I remembered this, as I glanced at it on my desktop this morning so I thought, lengthy as it is, I should post it. So anyone interested in the ins and outs of working for Raleigh Ilkeston’s SBDU should read on.
Words by Mike Mullet.
30 years ago, but here goes.
In the closing years of my Army career (1969 to 1976) I managed and mechaniced for the Combined Service cycling teams which led me to doing the same tasks for the British Cycling Federation at National and International events. This led to an invite from the Raleigh UK team to mechanic for the team on a freelance basis. This I was very happy to do, particularly for such a famous team.
On leaving the service I started framebuilding under my own name but still freelancing for Raleigh and writing a technical column for the UK magazine “Cycling”. The editor at that time was Ken Evans, sadly deceased at an early age.
In 1978 I rang Gerald and asked to visit Ilkeston, the base for the UK team which was managed by George Shaw an ex Raleigh UK based pro. The upshot of the visit was Gerald asked if I would like to work at Ilkeston with a view to taking over from him when he retired.
Would I. Why me? Evidently my freelance work for the team and my weekly column in Cycling had paid off.
Gerald told me I would have to have a formal job interview with his boss, the Design Director of Raleigh – Alan Oakley. Raleigh Chopper fans will be aware of Alan, a revered figure having designed the Chopper on the back of an envelope on a fight to the USA. What a gentleman. The job interview took place one lunch time (and well into the afternoon) at one of the most elite dining establishments in Nottingham with Gerald present. It was one of the most civilised job interviews I have ever had. Happy to say I was offered the appointment of Workshop Manager.
I moved to Ilkeston in the Autumn (Fall for you guys over the pond) of 1978, and was treated very warily by the existing work force. The workforce was 14 strong, four of the guys travelling in from Worksop (ex Carlton chosen by Gerald: Paul; Bob; Johnny and Ivan) every day, some 36 miles. Gerald had brought with him Eric, his trusted workshop fixer, from Nottingham also due to retire shortly. Yvonne ran the office and protected him from predators! From Nottingham came: Les the main builder and foreman; Preston; Ray; Derek; Peter; Jack and Charlie. New employees from Ilkeston were: Paddy; Sam and Phil Insley.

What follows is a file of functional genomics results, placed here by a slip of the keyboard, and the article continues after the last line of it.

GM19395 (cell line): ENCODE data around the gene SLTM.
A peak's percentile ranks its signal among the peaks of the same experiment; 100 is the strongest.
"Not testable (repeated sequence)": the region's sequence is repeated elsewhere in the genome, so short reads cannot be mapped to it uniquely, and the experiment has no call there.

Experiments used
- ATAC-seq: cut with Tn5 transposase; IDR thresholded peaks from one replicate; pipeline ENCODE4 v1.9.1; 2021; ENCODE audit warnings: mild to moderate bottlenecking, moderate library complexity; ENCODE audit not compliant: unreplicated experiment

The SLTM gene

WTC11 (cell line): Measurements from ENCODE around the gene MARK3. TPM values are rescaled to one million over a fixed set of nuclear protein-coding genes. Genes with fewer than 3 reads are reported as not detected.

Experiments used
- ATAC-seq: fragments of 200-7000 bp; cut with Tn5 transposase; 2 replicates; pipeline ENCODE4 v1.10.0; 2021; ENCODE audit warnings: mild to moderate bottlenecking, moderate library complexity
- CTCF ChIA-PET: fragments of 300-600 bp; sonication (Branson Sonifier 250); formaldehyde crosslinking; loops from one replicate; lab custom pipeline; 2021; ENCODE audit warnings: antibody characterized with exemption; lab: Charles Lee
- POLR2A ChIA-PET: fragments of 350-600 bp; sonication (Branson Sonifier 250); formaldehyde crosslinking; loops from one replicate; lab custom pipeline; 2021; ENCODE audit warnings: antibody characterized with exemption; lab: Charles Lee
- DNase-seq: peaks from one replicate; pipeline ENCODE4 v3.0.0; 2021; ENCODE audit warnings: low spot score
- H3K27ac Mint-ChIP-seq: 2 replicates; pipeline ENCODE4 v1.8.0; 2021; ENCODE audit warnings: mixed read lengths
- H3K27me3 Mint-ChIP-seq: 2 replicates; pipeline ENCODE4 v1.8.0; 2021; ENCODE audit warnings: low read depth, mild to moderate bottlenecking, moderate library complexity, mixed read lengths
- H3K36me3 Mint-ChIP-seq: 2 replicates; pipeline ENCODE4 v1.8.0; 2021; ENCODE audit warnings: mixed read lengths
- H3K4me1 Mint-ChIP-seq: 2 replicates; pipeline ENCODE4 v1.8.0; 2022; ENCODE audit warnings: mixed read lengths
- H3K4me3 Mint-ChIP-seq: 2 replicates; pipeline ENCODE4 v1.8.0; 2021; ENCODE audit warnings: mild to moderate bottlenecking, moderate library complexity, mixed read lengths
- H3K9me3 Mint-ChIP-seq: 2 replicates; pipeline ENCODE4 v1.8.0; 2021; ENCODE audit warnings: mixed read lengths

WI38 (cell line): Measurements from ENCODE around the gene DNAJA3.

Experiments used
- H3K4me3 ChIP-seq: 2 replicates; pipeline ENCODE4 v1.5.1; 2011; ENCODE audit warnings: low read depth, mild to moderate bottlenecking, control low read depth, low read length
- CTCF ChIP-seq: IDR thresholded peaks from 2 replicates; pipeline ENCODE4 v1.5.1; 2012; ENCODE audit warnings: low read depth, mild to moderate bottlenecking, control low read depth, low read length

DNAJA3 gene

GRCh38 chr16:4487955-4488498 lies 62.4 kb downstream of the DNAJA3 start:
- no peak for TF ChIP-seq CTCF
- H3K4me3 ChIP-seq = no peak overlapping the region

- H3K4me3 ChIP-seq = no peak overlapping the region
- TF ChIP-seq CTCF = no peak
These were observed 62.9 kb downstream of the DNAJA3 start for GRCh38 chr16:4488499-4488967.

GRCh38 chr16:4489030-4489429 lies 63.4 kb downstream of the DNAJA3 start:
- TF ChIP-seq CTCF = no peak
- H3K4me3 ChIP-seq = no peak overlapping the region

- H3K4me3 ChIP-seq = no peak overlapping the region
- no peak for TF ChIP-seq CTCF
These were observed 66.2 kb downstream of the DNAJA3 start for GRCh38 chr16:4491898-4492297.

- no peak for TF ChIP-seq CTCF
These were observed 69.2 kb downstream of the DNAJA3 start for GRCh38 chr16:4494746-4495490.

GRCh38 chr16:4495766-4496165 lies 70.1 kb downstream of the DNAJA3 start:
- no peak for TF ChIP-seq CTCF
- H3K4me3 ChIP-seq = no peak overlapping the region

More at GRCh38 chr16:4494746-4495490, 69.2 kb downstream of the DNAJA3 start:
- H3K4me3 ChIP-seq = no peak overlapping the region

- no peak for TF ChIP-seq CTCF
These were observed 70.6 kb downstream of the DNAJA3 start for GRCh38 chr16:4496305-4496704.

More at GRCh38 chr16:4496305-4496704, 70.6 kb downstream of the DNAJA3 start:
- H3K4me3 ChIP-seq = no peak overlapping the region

Gerald also travelled in from Worksop daily. For those people who knew Gerald he was an enigma. A talented engineer and great PR man who either liked you or not. If it was not, then beware. He was the most frustrating man to work for depending on his moods. He would sit me down in his office and tell me stories for hours on end of cycling characters, his experiences, events in the past and then berate me for lack of production. Some days he would not appear at all. Lunch times were legendry.
There was a public house (The Gardners Arms) just up the road from the factory, which incidentally was an ex Rolls Royce development unit, where the “management” Gerald, Eric and I would retire for lunch, usually accompanied with more stories. Gerald was a very hospitable man. The guys used to arrive at 8.00am and work through to 4.30 with ½ hour for lunch, The workshop was very spacious. Each of the craftsmen had a particular task, there was no one frame builder who created a frame from start to finish. Lugs and brackets were prepared, about 30 sets at a time, a week’s production, hopefully. Tubes were mitred on a VAR tube cutter, seat tube, and one end of a top tube and down tube. Rear ends were brazed into chain stays and drilled, and rear brake bridges brazed up. Pete and Sam built all the forks. Ends into blades then fork ends drilled, steerer into crown, blades raked and silver soldered or brazed into the crown and steerer assembly.
The build list for the week was known so correct length steerers could be brazed into crowns and the forks were numbered when manufactured. Seat tubes were brazed into brackets on a surface table fixture by one man, Paul an ex Carlton employee, and head tubes to down tubes to a predetermind angle depending on the size of the frames on the weeks order list. Bob, a master craftsman capped all of the seat stays with the trademark raised caps as well as being the final finished frame inspector.
With all of the sub assemblies to hand and a chart of standard dimensions for stock frames, top tubes were mitred to the final length and the frame assembled on a table by Les.